8.113 DETERMINATION OF INDIAN STATUS FOR OFFENSES COMMITTED WITHIN INDIAN COUNTRY
(18 U.S.C. § 1153)
In order for the defendant to be found to be an Indian, the government must prove the following, beyond a reasonable doubt:
First, the defendant has some quantum of Indian blood, whether or not that blood is traceable to a member of a federally recognized tribe; and
Second, the defendant was a member of, or affiliated with, a federally recognized tribe at the time of the offense.
[[Specify tribe] [[is][is not]] a federally recognized tribe.]
Whether the defendant was a member of, or affiliated with, a federally recognized tribe is determined by considering four factors, in declining order of importance, as follows:
1. Enrollment in a federally recognized tribe;
2. Government recognition formally and informally through receipt of assistance reserved only to individuals who are members, or are eligible to become members, of federally recognized tribes;
3. Enjoyment of the benefits of affiliation with a federally recognized tribe; and
4. Social recognition as someone affiliated with a federally recognized tribe through residence on a reservation and participation in the social life of a federally recognized tribe.
Indian status is a jurisdictional element under 18 U.S.C. § 1153. See United States v. Bruce, 394 F.3d 1215, 1223-24 (9th Cir.2005). "[T]he government must prove that the defendant was an Indian at the time of the offense with which the defendant is charged." United States v. Zepeda, 792 F.3d 1103, 1113 (9th Cir.2015). This rule applies with the same force when the Indian status of the victim is in question under 18 U.S.C. § 1152. United States v. Reza-Ramos, 816 F.3d 110, 1120-21 (9th Cir.2016). As to the first element, the defendant must have a blood connection to an Indian tribe, but the tribe need not be federally recognized. Zepeda, 792 F.3d 1103, 1113. With regard to the second element, the defendant must have a current affiliation with a federally recognized tribe. Id. It is plain error for the court to fail to instruct on each of the two prongs of the Indian status test. Reza-Ramos, 816 F.3d at 1123.
The court also must instruct the jury of the "declining order of importance" of the four factors used to determine whether the defendant has been recognized by a tribe or the federal government as an Indian. United States v. Cruz, 554 F.3d 840, 851 n.17 (9th Cir.2009). "The federally recognized tribe with which a defendant is currently affiliated need not be, and sometimes is not, the same as the tribe or tribes from which his bloodline derives." Zepeda, 792 F.3d at 1110. Whether a tribe is federally recognized is a question of law to be determined by the court. Id. at 1115. "[T]he list of federally recognized tribes [at the time of the offense] prepared by the Bureau of Indian Affairs (BIA) is the best evidence of a tribe’s federal recognition. Reza-Ramos, 816 F.3d at 1122 (9th Cir.2016). "Although some prefer the term ‘Native American’ or ‘American Indian,’ we use the term ‘Indian’ . . . as that is the term employed in the statutes at issue . . . ." Cruz, 554 F.3d at 842 n.1.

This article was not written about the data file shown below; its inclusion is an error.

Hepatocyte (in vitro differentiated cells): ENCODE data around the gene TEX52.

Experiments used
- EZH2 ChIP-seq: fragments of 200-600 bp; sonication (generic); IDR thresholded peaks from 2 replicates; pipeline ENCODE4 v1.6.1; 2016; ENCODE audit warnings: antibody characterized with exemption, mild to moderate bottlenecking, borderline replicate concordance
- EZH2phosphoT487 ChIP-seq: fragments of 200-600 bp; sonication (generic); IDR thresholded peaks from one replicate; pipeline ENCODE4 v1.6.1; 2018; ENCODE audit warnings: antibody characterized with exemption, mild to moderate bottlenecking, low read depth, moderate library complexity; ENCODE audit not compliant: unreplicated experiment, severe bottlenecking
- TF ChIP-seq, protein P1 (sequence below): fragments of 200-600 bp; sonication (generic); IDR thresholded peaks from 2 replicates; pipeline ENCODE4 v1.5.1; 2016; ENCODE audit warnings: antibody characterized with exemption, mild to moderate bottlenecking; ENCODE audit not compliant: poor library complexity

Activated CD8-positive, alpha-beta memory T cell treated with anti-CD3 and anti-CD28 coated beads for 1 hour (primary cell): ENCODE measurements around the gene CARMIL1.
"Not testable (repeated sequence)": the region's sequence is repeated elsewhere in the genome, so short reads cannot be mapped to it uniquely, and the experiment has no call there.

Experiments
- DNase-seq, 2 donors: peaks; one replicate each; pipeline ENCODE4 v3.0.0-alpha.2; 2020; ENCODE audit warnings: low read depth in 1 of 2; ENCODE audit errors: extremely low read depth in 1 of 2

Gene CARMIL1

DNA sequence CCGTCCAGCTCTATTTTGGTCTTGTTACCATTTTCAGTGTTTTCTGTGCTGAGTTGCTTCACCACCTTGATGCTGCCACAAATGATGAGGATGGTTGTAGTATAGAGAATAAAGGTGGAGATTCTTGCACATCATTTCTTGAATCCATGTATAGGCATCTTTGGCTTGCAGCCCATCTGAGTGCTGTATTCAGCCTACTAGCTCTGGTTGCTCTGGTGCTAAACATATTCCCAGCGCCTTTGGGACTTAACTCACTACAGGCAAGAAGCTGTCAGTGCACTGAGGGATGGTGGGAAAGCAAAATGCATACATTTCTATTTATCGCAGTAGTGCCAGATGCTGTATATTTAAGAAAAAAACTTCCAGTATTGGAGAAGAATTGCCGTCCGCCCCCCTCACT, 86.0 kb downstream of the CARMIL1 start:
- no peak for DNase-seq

"If the court has found that the tribe of which the government claims the defendant is a member, or with which the defendant is affiliated, is federally recognized, it should inform the jury that the tribe is federally recognized as a matter of law." Zepeda, 792 F.3d at 1114-15.
Offenses committed within Indian country are identified in 18 U.S.C. § 1153(a) as follows: murder, manslaughter, kidnapping, maiming, a felony under chapter 109A (sexual abuse felonies), incest, assault with intent to commit murder, assault with a dangerous weapon, assault resulting in serious bodily injury (as defined in 18 U.S.C. § 1365), an assault against an individual who has not attained the age of 16 years, arson, burglary, robbery, and a felony under section 661 (embezzlement and theft) committed by any Indian against the person or property of another Indian or other person within Indian country.
Section 1153(b) provides: "Any offense referred to in subsection (a) of this section that is not defined and punished by Federal law in force within the exclusive jurisdiction of the United States shall be defined and punished in accordance with the laws of the State in which such offense was committed as are in force at the time of such offense."
Whether the offense occurred at a particular location is a question of fact to be decided by the jury, with the court determining the jurisdictional question of whether the location is within Indian country as a question of law. See United States v. Gipe, 672 F.2d 777, 779 (9th Cir.1982).
For the enumerated offenses prosecuted under 18 U.S.C. § 1153, the court should give this instruction, and the jury instruction used for the offense should include two additional elements, as follows:
______ [Number of element], the ____ [specify offense] occurred at a place within the _____ [name of the alleged Indian Country where the offense occurred], which I instruct you is in Indian Country.
______ [Number of element], the defendant is an Indian.